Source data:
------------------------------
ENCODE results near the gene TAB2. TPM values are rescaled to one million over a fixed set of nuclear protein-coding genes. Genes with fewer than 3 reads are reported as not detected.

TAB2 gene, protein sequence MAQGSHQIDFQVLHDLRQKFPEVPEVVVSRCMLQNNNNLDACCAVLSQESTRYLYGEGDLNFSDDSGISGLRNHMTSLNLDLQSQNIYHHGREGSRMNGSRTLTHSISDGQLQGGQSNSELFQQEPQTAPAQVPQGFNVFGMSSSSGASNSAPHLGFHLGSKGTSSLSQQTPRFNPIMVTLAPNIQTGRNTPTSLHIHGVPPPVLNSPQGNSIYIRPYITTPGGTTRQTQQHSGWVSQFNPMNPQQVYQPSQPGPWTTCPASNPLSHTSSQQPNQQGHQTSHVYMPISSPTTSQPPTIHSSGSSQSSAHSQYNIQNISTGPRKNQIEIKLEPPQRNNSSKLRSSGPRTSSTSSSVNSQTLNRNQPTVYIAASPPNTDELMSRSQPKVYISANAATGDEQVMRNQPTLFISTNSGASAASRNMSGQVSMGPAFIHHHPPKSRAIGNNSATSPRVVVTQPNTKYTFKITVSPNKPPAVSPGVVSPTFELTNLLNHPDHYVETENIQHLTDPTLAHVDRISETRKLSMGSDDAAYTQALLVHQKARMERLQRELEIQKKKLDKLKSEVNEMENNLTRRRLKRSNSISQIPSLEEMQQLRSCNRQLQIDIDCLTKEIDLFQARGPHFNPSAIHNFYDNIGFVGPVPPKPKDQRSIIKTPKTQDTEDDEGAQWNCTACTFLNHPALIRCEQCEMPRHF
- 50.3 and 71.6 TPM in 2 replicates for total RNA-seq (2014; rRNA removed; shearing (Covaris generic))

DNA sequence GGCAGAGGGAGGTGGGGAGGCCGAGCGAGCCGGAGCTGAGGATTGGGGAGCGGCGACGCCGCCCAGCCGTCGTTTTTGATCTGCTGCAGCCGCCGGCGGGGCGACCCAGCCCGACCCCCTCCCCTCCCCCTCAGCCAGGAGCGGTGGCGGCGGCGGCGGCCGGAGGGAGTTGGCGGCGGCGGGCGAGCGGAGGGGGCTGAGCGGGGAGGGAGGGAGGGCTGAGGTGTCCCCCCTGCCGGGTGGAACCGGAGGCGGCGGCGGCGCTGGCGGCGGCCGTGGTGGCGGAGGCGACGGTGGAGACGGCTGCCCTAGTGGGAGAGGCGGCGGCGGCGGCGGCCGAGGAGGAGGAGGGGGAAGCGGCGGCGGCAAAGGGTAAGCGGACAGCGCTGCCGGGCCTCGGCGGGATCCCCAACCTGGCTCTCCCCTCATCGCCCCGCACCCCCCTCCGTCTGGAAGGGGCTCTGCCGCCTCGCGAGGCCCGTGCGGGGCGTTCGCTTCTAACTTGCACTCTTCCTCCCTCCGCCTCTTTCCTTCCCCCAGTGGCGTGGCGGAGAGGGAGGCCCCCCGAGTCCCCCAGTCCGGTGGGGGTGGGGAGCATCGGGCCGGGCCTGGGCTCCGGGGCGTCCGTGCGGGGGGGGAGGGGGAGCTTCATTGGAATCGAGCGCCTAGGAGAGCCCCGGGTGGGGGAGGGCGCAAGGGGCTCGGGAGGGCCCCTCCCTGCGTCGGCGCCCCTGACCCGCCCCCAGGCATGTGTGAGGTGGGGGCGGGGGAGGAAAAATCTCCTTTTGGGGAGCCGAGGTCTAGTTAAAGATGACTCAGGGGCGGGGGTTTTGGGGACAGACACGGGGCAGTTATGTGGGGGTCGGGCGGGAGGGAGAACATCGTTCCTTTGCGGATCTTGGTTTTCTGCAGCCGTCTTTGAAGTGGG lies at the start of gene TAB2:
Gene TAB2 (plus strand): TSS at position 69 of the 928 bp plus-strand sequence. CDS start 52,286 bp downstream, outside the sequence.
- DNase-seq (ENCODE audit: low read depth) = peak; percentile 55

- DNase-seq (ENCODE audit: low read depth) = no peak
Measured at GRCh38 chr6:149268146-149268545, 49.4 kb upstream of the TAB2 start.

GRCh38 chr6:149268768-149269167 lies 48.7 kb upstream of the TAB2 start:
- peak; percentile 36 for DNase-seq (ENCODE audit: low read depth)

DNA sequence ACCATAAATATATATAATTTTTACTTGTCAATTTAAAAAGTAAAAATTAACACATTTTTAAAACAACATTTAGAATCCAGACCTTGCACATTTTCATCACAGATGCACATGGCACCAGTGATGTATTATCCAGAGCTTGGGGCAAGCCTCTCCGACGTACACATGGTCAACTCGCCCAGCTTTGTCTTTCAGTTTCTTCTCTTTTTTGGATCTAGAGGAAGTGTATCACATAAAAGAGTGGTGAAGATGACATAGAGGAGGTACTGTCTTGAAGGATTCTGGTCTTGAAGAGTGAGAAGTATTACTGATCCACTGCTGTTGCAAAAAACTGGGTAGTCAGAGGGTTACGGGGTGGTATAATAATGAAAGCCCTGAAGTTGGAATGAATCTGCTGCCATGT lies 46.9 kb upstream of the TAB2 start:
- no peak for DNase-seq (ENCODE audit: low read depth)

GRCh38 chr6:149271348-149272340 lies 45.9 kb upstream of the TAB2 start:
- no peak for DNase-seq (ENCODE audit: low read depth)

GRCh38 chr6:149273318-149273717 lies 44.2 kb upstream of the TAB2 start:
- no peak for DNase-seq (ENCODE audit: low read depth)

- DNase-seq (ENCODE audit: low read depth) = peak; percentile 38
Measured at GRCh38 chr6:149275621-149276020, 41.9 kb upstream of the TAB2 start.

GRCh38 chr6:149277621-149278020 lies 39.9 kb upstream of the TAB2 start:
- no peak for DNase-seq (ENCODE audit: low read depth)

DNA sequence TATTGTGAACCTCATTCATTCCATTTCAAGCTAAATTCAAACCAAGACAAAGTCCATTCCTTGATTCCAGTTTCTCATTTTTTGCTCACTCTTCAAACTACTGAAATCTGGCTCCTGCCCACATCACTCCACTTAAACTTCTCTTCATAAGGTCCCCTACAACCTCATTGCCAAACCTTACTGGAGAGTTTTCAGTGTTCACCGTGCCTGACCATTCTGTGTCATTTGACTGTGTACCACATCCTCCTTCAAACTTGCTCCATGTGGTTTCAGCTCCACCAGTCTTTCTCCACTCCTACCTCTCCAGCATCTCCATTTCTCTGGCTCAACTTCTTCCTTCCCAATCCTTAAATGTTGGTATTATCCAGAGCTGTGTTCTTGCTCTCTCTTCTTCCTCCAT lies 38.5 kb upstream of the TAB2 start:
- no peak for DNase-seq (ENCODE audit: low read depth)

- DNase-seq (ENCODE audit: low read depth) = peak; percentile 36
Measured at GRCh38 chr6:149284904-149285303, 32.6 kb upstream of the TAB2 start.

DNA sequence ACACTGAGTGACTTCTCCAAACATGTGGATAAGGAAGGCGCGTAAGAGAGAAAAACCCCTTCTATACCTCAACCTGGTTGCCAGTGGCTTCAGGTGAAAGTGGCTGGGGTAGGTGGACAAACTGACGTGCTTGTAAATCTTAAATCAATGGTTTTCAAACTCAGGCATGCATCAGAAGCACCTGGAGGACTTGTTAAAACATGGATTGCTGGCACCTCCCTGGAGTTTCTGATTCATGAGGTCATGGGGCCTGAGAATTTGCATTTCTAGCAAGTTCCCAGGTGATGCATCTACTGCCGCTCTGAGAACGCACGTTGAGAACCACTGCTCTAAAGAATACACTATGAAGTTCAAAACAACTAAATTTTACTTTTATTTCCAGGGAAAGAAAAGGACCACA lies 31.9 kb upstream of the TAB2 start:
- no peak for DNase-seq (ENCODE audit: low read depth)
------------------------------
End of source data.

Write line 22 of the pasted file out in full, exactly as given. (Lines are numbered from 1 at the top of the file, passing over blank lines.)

- no peak for DNase-seq (ENCODE audit: low read depth)